Within each treasured recipe is a carefully woven quilt of stories. Inside every special dish is a collage of memories.
When I think of spaghetti squash, I am reminded of the strength of our marriage and family. I ponder on our unwavering commitment to each other, to our children- and to our independent lives that are also deeply shared.
We are now nearing the end of Greg’s ten years of training to reach his goal of becoming a board certified reconstructive head and neck cancer surgeon. He landed his dream job, which begins this summer. For the preceding decade, the hours have been brutal, the cross-country moves have been multiple, the compensation has been revelatory (to say the least), and the strain on our family has been anything but miniscule. Still, here Greg and I stand, blessed with three children and stronger than ever.
On one of Greg’s usual eighty-hour work weeks, though exhausted, he surprised me by going to the store to buy groceries for the week. We are a hungry family of five, so grocery shopping is no small feat. The fruits of his labor were gorgeous. The grocery bags overflowed with greens, berries, heirloom tomatoes, colorful peppers, crunchy carrots, tart apples and beyond. Even more, I discovered not one, not two, but four spaghetti squash. My husband and I both share a deep fondness for the sweet, hearty winter fruit.
Later that year, my dear friend Sharon shared a spaghetti squash recipe with me. It included two of Greg’s favorite sautéed vegetables: onions and mushrooms. Since the first time I prepared it, the recipe has been altered myriad ways and has taken on a completely new life. Still, the beauty of the original recipe inspired the evolution of a new dish: simple, yet impressive and perfectly suited to our family’s collective taste.
Of course, only Vidalia onions would do for my Georgia boy. The tender cremini mushrooms are bountiful and the dish’s flavor enhanced with aromatic garlic and rosemary. The caramelized vegetables are deglazed with tart lemon juice and fruity, dry white wine. The exterior of the bake boasts a crisp crust, and the interior is soft and subtle. Surprisingly, the decadent dish is healthy as can be and completely dairy and gluten-free.
The preparation is time intensive, but the reward is great and leftovers are (occasionally) bountiful. This dish is perfect for a cozy dinner at home with the family, a luxurious ladies’ lunch or even an elegant dinner party.
I enjoy a large scoop of the squash bake garnished with ample amounts of tender, juicy baby heirloom tomatoes and a scattering of fresh, bright parsley. A rich slice of grilled, pesto drizzled salmon is the perfect accompaniment for a more substantial meal. Or, serve scrumptious salads alongside the squash for a lighter, vegetarian option.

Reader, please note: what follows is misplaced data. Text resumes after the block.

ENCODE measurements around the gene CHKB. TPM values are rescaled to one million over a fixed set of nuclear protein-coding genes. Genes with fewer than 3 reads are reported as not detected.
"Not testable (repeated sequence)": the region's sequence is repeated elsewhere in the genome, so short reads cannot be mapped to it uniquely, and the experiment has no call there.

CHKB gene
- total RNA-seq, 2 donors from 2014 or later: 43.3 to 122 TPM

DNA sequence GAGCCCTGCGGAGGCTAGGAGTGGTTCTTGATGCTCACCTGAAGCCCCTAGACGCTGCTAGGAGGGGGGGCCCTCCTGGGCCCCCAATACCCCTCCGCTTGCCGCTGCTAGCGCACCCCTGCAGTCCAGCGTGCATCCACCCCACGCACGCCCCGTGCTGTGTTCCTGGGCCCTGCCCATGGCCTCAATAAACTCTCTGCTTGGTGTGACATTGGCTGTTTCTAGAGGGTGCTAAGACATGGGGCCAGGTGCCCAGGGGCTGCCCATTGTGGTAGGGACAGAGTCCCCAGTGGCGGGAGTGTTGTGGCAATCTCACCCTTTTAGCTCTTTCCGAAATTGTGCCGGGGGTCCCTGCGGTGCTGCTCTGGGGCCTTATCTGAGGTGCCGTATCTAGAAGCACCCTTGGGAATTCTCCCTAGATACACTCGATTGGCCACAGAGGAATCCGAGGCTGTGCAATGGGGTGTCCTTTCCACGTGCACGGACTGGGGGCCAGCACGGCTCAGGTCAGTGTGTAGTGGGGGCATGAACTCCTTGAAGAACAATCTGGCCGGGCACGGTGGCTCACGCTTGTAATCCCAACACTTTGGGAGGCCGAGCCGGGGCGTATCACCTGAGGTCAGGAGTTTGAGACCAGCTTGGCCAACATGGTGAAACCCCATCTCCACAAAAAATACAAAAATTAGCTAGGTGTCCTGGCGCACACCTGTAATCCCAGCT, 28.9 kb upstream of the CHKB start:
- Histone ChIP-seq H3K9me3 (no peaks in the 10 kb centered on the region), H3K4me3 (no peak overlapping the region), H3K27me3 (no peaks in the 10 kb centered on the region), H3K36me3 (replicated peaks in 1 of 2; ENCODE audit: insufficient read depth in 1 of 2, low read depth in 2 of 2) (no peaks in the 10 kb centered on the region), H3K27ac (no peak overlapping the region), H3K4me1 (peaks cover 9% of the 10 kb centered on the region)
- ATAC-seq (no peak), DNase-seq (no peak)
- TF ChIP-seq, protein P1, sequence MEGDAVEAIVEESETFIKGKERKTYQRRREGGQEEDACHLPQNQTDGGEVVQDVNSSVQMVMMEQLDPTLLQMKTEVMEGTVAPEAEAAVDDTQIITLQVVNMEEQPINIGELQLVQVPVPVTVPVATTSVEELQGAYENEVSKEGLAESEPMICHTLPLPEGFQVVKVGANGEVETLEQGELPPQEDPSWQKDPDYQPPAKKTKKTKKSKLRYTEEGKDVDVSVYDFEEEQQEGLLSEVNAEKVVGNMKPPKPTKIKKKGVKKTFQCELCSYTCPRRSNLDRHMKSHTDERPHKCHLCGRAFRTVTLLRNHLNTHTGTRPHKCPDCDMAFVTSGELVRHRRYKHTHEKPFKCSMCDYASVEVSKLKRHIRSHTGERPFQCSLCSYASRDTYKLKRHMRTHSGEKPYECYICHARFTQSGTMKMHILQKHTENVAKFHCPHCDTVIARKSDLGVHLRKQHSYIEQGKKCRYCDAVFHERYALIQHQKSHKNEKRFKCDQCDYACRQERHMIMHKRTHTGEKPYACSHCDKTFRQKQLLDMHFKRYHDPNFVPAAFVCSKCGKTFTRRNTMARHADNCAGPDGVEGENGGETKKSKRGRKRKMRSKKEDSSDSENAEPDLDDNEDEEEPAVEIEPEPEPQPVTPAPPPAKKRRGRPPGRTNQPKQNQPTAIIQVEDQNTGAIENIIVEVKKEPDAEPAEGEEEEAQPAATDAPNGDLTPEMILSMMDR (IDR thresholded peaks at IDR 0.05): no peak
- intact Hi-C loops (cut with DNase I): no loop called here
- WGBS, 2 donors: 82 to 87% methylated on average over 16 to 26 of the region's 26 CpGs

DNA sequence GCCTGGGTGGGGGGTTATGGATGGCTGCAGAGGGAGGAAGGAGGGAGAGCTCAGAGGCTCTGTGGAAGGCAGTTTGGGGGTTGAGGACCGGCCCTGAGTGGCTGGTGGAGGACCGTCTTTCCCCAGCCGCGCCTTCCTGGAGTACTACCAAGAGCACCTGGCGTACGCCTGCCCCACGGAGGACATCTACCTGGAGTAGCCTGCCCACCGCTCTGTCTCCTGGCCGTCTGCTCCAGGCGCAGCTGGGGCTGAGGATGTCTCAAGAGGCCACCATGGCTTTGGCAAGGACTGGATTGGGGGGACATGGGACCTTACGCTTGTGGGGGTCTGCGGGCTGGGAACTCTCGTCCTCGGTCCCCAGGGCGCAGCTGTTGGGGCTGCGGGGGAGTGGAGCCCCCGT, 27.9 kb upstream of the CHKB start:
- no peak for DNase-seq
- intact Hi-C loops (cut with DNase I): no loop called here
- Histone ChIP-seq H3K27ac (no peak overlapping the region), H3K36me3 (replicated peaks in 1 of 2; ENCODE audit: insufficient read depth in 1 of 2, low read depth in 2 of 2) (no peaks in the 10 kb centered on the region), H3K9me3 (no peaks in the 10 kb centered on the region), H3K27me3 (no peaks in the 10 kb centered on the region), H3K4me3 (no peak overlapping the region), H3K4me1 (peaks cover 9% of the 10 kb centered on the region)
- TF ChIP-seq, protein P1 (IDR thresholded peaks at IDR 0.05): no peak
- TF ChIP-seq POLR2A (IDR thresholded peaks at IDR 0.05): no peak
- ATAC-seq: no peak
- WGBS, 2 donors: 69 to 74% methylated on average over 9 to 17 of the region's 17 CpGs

Create your own fond memories of family and friends eating, laughing and sharing around a beautiful tray of delicious, delightful winter squash- cucurbita maxima maximized.
Rosemary, Lemon & Caramelized Onion Spaghetti Squash
Adapted from Joy of Kosher
1 medium spaghetti squash
2 large Vidalia onions, halved and cut into thin rings
1 pound cremini mushrooms, thinly sliced
1 cup homemade or highest quality store-bought marinara sauce
6 Tablespoons dry white wine, such as pinot grigio
2 Tablespoons lemon juice, fresh squeezed or organic, store-bought
3 Tablespoons olive oil, divided
2 teaspoons garlic, finely minced (measure after chopping)
2 tsp. fresh or dry rosemary, finely chopped (measure after chopping)
salt and pepper, for seasoning
6 egg whites, whisked well
coconut or canola oil cooking spray, to grease the baking dish
optional: fresh, chopped parsley and quartered baby heirloom tomatoes, for garnishing
- Preheat the oven to 400•F.
- Line a medium-sized baking sheet with aluminum foil or parchment paper.
- Spray an 9×9-inch ceramic baking dish with cooking spray.
- Slice the spaghetti squash in half lengthwise. Scoop out the seeds in the center of each half. Drizzle the interior of each squash half with 1 tablespoon of olive oil and season with a generous amount of salt and pepper.
- Bake uncovered, for about 40-50 minutes, until the squash is fork tender.
- Meanwhile, Sauté the onions over medium heat until golden brown and beginning to caramelized, about ten minutes. (When cooking vegetables, season with salt and pepper in each step. In this case, season when you add the onions to the pan and next when the mushrooms are incorporated, below).
- Add the mushrooms and sauté a few minutes more, until the mushrooms and onion are both golden brown and have released all of their liquid. Remember to season.
- Add the garlic and rosemary to the pan, stir and continue to cook for two to three more minutes, until the garlic has softened. Take care not to brown the garlic.
- Increase the heat to medium-high. Deglaze the pan with the lemon juice and white wine, scraping off any brown bits from the bottom of the pan.
- Stir in the marinara sauce and remove the pan from the heat.
- When the squash is cooked, allow it to cool. Shred the string-like interior of the squash with a fork and place in a large bowl. Discard the outer skin, as it is (sadly) inedible.
- Add the caramelized onion-mushrooms mixture to the bowl containing the squash. Taste the mixture. If it needs seasoning, add salt and pepper.
- Then, fold in the whisked egg whites to the bowl. Mix all the ingredients together until the egg whites are no longer visible.
- Place the mixture in the greased, 9×9-inch baking dish.
- Bake the dish in the preheated oven for about an hour. When done, the top with will be golden brown, and a cheese-like crust will form around the edges.
- Allow to cool at room temperature for fifteen minutes. Serve the squash on warm plates with a sprinkle of the parsley and scattering of baby tomatoes, if desired.
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